A Chinese pastor has been sentenced to a year in prison for his involvement in a protest against the removal of a cross from a church in Zhejiang province.
Huang Yizi, who leads Fengwo Church in Wenzhou, was sentenced by the People's Court in Pingyang County on Tuesday. His lawyer said he would launch an appeal.
Pastor Huang was first arrested on 2 August 2014, just over a week after an attack on Wenzhou's Sjuitou Salvation Church. The police had attempted to remove a cross from its roof, resulting in a bloody clash with members who were guarding the building.
Officers reportedly used iron batons to beat those who stood in their way, and one member of the congregation suffered a fractured skull. The cross was eventually removed from the church building.
Huang then gathered a crowd from his congregation at a government building to demand answers about the incident. He also urged other church leaders to put back crosses which had been removed from their buildings and criticised police violence on his blog. He branded the removal of church crosses an example of "severe persecution" and an "insult" to China's Christians.
He was arrested for "gathering to assault a state organ", and could have faced up to seven years in prison.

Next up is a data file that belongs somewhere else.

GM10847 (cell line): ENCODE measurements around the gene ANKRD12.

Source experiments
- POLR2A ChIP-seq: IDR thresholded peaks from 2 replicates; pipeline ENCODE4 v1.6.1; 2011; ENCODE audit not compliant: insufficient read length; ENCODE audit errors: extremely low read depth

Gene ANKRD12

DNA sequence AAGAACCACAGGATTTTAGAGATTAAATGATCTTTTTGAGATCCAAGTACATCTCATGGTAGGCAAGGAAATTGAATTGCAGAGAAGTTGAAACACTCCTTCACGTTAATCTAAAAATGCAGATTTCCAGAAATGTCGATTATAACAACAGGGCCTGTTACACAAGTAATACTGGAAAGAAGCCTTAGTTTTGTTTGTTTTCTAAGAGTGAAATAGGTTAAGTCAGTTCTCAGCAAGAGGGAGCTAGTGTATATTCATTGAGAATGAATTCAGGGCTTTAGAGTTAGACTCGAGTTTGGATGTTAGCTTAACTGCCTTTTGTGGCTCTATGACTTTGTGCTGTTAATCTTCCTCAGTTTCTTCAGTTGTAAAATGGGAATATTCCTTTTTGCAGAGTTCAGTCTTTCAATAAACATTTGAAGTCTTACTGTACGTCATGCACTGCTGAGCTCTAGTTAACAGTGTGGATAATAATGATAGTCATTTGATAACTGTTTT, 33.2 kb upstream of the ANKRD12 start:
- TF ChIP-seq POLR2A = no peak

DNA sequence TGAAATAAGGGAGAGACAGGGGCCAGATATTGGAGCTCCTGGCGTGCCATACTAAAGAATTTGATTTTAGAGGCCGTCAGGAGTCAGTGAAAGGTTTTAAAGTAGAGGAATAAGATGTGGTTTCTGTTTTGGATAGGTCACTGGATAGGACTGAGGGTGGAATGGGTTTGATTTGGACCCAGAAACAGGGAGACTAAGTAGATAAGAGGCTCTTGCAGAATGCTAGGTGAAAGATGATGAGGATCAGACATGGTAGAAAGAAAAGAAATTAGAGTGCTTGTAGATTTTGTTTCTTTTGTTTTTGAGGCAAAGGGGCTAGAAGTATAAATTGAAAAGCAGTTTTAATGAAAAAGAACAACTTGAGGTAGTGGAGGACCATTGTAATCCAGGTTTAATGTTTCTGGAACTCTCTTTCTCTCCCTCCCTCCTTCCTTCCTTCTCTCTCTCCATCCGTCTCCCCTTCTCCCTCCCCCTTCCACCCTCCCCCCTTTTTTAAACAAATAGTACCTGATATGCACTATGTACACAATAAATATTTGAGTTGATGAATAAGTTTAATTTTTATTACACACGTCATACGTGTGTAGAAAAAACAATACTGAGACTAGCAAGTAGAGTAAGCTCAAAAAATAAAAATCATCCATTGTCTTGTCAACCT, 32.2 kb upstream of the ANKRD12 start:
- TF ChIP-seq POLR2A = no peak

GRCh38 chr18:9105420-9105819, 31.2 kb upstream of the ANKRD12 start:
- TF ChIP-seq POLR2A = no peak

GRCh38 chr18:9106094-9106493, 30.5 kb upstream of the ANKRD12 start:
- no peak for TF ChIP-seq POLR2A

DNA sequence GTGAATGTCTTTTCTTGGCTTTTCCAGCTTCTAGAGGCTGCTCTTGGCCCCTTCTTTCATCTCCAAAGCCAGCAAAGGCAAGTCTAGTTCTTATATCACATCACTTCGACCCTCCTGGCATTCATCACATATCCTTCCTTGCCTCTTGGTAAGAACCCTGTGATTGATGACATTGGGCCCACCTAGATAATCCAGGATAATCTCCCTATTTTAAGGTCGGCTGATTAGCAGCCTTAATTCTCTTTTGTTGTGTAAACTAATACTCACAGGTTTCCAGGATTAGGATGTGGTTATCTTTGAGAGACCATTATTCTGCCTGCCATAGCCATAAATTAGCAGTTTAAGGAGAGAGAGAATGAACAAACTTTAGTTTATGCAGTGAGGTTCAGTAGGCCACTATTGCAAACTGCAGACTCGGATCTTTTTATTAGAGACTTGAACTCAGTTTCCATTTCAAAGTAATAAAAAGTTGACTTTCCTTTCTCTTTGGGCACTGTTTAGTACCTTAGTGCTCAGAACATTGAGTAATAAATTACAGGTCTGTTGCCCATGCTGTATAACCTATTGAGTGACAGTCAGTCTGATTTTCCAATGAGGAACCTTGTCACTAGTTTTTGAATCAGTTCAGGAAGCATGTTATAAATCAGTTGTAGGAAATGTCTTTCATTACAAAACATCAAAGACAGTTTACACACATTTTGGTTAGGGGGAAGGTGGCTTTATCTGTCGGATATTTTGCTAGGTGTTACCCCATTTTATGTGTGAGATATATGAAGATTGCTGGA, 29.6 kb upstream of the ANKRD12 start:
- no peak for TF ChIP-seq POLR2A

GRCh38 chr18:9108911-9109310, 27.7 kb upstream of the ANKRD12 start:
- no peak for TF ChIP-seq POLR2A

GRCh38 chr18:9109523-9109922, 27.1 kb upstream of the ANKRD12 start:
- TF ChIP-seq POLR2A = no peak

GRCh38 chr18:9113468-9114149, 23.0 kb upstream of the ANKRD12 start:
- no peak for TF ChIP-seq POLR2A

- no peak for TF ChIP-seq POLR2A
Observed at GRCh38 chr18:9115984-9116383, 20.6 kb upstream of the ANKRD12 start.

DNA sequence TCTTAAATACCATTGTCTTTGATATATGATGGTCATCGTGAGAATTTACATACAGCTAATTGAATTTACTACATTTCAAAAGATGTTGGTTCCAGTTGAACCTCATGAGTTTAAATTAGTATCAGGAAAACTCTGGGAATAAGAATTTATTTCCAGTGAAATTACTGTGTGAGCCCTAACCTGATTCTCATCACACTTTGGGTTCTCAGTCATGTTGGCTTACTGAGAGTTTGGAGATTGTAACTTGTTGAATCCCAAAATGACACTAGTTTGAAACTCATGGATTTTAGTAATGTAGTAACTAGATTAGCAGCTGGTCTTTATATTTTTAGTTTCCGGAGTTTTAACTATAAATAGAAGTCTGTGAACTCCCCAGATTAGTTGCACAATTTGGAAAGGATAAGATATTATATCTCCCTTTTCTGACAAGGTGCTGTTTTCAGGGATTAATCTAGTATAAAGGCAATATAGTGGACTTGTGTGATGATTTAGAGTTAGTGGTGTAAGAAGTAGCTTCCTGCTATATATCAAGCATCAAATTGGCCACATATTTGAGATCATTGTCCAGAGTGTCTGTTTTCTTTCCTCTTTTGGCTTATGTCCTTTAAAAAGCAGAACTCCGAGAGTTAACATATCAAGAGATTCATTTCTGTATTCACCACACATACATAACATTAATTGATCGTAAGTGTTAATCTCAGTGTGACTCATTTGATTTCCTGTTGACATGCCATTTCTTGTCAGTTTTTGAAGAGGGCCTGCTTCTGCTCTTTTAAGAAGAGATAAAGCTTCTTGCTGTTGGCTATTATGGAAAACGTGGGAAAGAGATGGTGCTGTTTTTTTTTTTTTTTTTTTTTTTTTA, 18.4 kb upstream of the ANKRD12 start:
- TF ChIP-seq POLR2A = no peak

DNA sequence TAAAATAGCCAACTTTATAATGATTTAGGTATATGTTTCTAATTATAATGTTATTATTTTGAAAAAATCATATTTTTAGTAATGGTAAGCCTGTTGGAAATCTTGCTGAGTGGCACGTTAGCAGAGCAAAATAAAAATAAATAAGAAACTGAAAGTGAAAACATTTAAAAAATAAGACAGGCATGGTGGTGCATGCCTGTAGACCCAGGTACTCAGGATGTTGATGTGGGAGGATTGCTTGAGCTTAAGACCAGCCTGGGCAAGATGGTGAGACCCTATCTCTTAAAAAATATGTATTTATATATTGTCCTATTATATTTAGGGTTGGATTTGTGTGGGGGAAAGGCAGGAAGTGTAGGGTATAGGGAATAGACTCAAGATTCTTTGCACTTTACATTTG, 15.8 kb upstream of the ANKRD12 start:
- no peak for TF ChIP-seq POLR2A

According to advocacy organisation China Aid, more than 500 Christians stood outside the court on Tuesday in solidarity with Pastor Huang. China Aid founder and president Bob Fu has criticised the verdict, and called for Huang's release.
"China Aid condemns this new case of religious persecution against an innocent pastor," Fu said.
"Through arbitrary arrest, baseless prosecution, and illegal procedures throughout the trial, this case shows once again the worsening situation of religious freedom and rule of law in China. We call upon China's higher authorities to overturn this unjust decision and free Pastor Huang immediately."
Christianity has grown dramatically in Zhejiang province, and Wenzhou is known as the 'Jerusalem of the East' because of its large Christian population. The recent crackdown on churches has led many to believe that the government is specifically targeting Christians in a bid to retain control. Estimates vary, but more than 300 churches are thought to have been demolished, while many others have had crosses removed.